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Teen Magazines That Defined Our Youth

There used to be a time when you could go to Barnes & Noble, or even your local corner store, and browse magazine titles for hours. There were countless options in every genre imaginable: teen mags, high fashion, fitness, food and recipes, dating and sex, beauty, home, automobiles, wedding, parenting, gossip etc. It wasn't uncommon to splurge and head home with a handful that had catchy covers.

Now that media has shifted greatly in the digital age, print magazines have rapidly been closing up shop. Some offer online versions for die-hard fans, but most have thrown their hands up and called it a day. There are, of course, still very big titles available. It doesn't seem like Vogue, Glamour, or People magazine are going anywhere anytime soon. But gone are the days of having innumerable options from which to choose.

For many people, print magazines defined our youth. We had subscriptions and pulled pictures and posters out of them every month just to hang on our walls. We ogled the pop stars, movie stars, and boy bands that hung over our beds. We voraciously read about their lives and their favorite foods and their pets' names. The magazines that delivered these precious tidbits, that ultimately made us feel closer to our star crushes, were priceless.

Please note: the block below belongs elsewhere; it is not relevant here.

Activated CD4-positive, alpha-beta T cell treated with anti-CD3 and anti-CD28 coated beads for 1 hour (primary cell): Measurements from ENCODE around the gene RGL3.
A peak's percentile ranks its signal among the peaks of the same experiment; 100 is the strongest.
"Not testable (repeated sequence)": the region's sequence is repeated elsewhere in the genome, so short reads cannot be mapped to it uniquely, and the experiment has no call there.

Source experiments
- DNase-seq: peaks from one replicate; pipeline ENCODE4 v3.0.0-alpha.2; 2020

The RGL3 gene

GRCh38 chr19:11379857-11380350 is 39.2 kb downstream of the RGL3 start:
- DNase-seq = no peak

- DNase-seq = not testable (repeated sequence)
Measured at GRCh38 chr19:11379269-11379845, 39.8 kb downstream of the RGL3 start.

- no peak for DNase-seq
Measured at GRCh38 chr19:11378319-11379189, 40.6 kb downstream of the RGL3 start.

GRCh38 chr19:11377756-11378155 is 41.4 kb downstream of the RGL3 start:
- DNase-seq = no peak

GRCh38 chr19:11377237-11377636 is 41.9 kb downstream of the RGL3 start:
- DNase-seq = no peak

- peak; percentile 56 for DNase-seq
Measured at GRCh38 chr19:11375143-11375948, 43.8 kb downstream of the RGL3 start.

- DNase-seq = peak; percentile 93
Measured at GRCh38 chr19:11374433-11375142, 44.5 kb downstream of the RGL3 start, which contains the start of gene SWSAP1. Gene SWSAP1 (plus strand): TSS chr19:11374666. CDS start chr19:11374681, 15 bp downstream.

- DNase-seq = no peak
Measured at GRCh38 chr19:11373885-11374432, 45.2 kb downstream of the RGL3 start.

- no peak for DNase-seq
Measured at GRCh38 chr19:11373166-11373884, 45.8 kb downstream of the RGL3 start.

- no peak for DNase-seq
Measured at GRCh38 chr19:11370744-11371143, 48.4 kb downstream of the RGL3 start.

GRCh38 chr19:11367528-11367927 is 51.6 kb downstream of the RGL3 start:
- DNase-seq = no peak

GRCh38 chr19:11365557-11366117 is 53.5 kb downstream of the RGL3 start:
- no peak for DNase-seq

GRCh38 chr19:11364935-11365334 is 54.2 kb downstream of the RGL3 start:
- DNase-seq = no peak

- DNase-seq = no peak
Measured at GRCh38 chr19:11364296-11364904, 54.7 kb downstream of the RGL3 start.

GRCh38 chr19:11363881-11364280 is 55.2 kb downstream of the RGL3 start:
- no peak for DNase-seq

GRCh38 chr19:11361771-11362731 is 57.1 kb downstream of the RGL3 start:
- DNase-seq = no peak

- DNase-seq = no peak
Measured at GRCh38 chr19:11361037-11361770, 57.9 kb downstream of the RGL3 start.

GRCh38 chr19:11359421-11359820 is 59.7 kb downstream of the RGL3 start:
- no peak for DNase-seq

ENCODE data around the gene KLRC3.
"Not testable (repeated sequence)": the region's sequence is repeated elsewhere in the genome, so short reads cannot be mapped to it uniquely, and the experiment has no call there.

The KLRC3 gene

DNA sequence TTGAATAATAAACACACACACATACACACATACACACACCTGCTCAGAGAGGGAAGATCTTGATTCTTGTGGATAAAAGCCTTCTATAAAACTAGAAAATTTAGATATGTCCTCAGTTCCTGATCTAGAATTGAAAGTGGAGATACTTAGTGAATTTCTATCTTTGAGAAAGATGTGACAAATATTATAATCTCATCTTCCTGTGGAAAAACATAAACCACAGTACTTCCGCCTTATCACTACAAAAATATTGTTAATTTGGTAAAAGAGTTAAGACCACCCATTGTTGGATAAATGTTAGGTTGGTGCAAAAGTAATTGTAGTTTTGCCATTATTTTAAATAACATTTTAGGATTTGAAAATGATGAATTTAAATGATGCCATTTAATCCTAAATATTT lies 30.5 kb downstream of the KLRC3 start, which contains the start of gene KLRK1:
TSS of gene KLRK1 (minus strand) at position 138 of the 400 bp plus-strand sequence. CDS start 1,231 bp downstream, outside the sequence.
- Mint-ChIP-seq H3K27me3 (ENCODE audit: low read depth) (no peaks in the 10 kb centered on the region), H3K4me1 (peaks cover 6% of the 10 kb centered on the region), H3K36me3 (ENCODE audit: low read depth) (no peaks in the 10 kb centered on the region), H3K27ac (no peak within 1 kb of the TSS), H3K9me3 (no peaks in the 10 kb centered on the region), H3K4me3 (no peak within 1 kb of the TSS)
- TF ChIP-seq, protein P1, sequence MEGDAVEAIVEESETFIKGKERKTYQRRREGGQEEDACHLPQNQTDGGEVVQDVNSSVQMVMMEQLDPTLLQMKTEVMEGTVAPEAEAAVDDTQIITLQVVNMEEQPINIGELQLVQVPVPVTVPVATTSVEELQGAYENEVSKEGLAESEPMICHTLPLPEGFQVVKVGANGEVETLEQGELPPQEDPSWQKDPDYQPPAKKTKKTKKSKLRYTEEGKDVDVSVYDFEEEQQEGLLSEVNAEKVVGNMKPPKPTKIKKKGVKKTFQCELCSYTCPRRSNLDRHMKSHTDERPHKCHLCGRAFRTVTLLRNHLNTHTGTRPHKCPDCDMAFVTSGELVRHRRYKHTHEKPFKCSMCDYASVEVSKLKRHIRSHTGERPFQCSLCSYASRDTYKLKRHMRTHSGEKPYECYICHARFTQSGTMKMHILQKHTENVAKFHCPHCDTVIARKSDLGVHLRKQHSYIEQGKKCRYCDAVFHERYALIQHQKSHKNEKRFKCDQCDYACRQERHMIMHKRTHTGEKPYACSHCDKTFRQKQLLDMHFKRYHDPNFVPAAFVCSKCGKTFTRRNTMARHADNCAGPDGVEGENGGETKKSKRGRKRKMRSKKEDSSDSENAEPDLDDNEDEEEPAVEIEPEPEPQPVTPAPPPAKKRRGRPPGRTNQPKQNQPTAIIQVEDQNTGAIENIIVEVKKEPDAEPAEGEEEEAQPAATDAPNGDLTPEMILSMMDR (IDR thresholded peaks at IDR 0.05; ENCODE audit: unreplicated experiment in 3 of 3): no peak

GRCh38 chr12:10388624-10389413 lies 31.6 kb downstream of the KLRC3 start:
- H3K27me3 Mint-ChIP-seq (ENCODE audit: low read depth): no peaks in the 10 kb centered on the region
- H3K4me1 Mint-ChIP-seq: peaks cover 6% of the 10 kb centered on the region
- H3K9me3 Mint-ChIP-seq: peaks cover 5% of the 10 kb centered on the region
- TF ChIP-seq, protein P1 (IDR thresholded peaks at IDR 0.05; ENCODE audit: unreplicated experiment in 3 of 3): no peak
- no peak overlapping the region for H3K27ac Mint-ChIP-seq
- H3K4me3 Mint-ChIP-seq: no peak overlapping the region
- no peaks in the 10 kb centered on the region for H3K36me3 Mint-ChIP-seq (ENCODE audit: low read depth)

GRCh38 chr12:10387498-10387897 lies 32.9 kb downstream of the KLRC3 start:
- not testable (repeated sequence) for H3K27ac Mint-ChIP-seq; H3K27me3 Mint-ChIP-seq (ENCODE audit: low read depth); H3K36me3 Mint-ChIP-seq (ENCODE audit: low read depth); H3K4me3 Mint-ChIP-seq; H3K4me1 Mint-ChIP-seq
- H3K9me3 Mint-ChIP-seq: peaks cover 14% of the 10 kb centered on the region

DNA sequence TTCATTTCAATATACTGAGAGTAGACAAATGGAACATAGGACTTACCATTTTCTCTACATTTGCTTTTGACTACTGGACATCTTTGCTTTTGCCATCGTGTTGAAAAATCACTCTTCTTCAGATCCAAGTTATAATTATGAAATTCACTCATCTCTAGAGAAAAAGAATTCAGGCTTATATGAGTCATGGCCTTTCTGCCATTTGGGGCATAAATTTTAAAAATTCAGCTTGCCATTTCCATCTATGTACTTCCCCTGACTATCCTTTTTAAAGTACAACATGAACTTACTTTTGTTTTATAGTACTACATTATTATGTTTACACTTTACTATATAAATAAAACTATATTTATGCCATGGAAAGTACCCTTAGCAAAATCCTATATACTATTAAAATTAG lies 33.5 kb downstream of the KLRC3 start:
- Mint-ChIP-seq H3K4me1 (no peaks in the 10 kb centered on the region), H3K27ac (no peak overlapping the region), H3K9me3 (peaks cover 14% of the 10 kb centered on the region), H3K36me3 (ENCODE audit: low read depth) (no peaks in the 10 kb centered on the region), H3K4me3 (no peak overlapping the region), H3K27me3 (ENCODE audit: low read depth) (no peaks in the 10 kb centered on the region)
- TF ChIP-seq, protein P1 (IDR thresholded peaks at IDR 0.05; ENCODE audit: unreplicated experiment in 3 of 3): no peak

Here are some magazine titles that defined several generations when print was king.

6. Sassy

While short-lived (from 1988-1996), Sassy made its mark on a generation of girls who turned to magazines for entertainment. It featured, like every other teen mag, tons of content on celebrities, but it also pushed the limits and introduced articles on sexuality. It wasn't uncommon for it to include a sex survey, or something similar. This detail alienated certain audiences, but it was a huge draw for others who were not yet mature enough for mags like Cosmopolitan.

5. Bop

Aimed at a slightly younger audience (around 10 years old and up), Bop kept it pretty simple. It had mini-interviews, tons of photos, and the Fly Free to Hollywood contest. Here readers had to guess which star they were looking at in pictures with different parts of their face blacked out. Could you identify Kirk Cameron just by his eyes? Or Corey Haim simply by his hair?

4. Teen Beat

In print for 40 years, Teen Beat delivered much of the same content as Tiger Beat. Over the few decades that it existed, it featured everyone from John Travolta to the New Kids on the Block to *NSYNC. If you wanted to know what kind of perfume Debbie Gibson loved, or what Corey Feldman liked to have for a snack, then you turned to Teen Beat.